Don’t let a tick get you sick with Lyme dis­ease

The Kutztown Area Patriot - - LOCAL NEWS - By Mike Zielin­ski Colum­nist

When I was a kid, I loved to play in the woods. My bud­dies and I were all over Mount Penn, play­ing war games, build­ing tree forts, hik­ing, scal­ing rocks, hid­ing out from our par­ents.

Who knew then that ticks, those nasty lit­tle crit­ters, would some­day make the woods a dan­ger­ous place for kids to hang out?

Back in the day, I thought lime was for lin­ing base­ball fields. I had never heard of Lyme dis­ease.

Lyme dis­ease to­day has hi­jacked Penn­syl­va­nia. Penn­syl­va­nia is one of the worst states for Lyme. It is a prob­lem of com­pelling sever­ity.

Our ticks must be par­tic­u­larly pro­lific blood suck­ers. There seems to be no limit to their do­min­ion. They tar­get us like a starv­ing wolf track­ing a pork chop. They are ab­so­lutely, in­de­fati­ga­bly re­lent­less.

If you go out­doors to­day, you should al­most be lay­ered in sheet metal be­cause you are putting your­self squarely in the crosshairs. It’s akin to be­ing dipped in seal but­ter and be­ing dropped into a po­lar bear’s cage.

Lyme dis­ease can be bad enough to curl an ex­e­cu­tioner’s toes.

It is caused by the bac­terium Bor­re­lia burgdor­feri and is of­ten trans­mit­ted through the bite of an in­fected black­legged tick, also known as a deer tick.

Ticks typ­i­cally get the bac­terium by bit­ing in­fected an­i­mals, like deer and mice. Ticks who don’t cook or or­der take out, feed off other an­i­mals or peo­ple. In the process of suck­ing blood, they trans­mit dis­ease.

Lyme symp­toms in­clude fever, fa­tigue, headache, mus­cle aches, joint pain, a bull’s eye rash may ap­pear, and other symp­toms that can be mis­taken for vi­ral in­fec­tions, such as in­fluenza or in­fec­tious mononu­cle­o­sis.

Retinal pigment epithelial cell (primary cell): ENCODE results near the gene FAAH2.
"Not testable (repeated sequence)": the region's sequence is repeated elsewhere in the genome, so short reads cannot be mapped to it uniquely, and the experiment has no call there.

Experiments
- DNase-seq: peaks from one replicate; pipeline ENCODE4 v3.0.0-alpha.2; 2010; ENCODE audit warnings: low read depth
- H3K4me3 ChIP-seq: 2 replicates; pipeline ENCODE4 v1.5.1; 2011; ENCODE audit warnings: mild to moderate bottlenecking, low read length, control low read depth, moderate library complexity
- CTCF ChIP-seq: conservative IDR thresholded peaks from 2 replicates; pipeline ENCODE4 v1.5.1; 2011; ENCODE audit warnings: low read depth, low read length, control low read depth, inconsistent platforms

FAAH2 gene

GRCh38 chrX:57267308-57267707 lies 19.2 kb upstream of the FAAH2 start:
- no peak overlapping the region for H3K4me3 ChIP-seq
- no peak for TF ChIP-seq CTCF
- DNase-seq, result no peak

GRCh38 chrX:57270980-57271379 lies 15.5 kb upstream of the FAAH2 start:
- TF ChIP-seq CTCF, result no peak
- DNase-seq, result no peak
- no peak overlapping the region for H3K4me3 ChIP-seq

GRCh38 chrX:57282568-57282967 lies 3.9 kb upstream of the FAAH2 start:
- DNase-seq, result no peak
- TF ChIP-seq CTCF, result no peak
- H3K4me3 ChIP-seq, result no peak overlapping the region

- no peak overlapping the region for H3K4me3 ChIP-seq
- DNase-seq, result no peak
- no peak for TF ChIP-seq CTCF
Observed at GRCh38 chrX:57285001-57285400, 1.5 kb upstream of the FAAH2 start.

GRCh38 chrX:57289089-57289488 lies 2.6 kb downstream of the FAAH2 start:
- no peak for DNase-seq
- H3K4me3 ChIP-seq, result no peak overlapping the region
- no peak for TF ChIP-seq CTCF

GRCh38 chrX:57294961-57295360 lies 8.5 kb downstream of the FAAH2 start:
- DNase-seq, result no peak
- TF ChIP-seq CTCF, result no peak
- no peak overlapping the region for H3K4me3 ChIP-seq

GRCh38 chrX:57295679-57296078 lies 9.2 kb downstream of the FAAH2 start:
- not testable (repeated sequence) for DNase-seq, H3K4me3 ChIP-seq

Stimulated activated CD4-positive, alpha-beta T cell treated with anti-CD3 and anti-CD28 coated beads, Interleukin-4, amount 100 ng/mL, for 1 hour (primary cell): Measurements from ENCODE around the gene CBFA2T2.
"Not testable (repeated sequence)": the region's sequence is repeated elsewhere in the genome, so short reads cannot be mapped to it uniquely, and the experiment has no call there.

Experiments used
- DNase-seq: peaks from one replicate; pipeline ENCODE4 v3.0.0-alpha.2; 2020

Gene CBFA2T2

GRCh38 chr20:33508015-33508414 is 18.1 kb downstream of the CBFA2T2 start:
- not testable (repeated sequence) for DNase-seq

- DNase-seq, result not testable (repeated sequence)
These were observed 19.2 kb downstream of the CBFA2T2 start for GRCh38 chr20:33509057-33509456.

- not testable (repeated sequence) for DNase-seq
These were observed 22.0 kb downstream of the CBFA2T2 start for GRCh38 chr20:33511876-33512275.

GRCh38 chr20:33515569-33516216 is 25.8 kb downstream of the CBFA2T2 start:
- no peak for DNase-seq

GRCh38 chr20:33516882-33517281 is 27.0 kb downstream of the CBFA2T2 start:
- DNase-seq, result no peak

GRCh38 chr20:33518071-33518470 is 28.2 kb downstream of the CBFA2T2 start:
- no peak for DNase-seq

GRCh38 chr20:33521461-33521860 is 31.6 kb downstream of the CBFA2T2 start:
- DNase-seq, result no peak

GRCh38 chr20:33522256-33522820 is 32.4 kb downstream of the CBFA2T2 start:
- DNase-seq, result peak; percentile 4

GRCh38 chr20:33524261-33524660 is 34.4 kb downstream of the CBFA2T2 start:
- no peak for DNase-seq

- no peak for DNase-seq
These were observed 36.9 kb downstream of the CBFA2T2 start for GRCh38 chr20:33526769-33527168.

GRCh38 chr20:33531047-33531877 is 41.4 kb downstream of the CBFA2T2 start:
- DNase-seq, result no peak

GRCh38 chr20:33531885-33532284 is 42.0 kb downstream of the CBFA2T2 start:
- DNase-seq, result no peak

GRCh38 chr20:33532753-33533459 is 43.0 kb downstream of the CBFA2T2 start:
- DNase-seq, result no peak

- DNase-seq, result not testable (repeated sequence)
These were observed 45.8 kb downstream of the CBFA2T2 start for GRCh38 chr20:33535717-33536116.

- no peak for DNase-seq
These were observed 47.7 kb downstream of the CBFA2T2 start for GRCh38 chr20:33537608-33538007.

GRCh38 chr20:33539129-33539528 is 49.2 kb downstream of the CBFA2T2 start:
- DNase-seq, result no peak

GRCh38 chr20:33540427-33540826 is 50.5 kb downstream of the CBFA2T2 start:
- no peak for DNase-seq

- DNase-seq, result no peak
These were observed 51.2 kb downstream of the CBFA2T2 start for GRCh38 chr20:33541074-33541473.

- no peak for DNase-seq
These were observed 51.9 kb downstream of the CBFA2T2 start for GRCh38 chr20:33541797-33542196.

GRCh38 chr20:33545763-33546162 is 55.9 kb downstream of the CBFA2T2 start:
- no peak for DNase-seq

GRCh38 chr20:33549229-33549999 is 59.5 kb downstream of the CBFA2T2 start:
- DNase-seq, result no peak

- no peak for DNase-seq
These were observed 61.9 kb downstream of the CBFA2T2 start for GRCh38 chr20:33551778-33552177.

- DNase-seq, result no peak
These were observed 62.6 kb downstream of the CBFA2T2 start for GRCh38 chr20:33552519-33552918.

Joint pain can be mis­taken for other types of arthri­tis, such as ju­ve­nile rheuma­toid arthri­tis (JRA), and neu­ro­logic signs of Lyme dis­ease can mimic those caused by other con­di­tions, such as mul­ti­ple scle­ro­sis (MS) and amy­otrophic lat­eral scle­ro­sis (ALS).

When de­tected early, Lyme dis­ease can be treated with an­tibi­otics. Left un­treated, the dis­ease can spread to the joints, heart and ner­vous sys­tem.

Early di­ag­no­sis is im­por­tant in pre­vent­ing lat­estage com­pli­ca­tions. Clas­sic signs of un­treated cases can in­clude mi­gra­tory pain or arthri­tis, impaired mo­tor and sen­sory skills and an en­larged heart.

Most peo­ple who con­tract Lyme get it from nymphal ticks, the im­ma­ture ones. Be­cause nymphs are as small as poppy seeds and their bite is pain­less, many peo­ple don’t no­tice or re­move them.

An ex­cel­lent way to pro­tect your­self is to wear in­sect-re­pel­lent cloth­ing. The fab­ric has been treated with a spe­cial process that binds per­me­thrin (a re­pel­lent) to the fibers.

It’s im­por­tant to pro­tect your feet, since nymphal ticks are of­ten on the ground.

You should also ap­ply in­sect re­pel­lent to ex­posed skin. Re­pel­lents that in­clude DEET, pi­caridin or le­mon eu­ca­lyp­tus oil are most ef­fec­tive.

While in the field, check your­self pe­ri­od­i­cally for ticks. Use fine-tipped tweez­ers to re­move any em­bed­ded ticks you may find.

When you come in for the day, you should do two things: Run all your cloth­ing through a hot dryer for at least 10 min­utes, which will kill any live ticks that might be present in your cloth­ing. Then take a shower and thor­oughly check your en­tire body.

Bet­ter yet, stay in­doors all the time and read a good book.

A deer tick.

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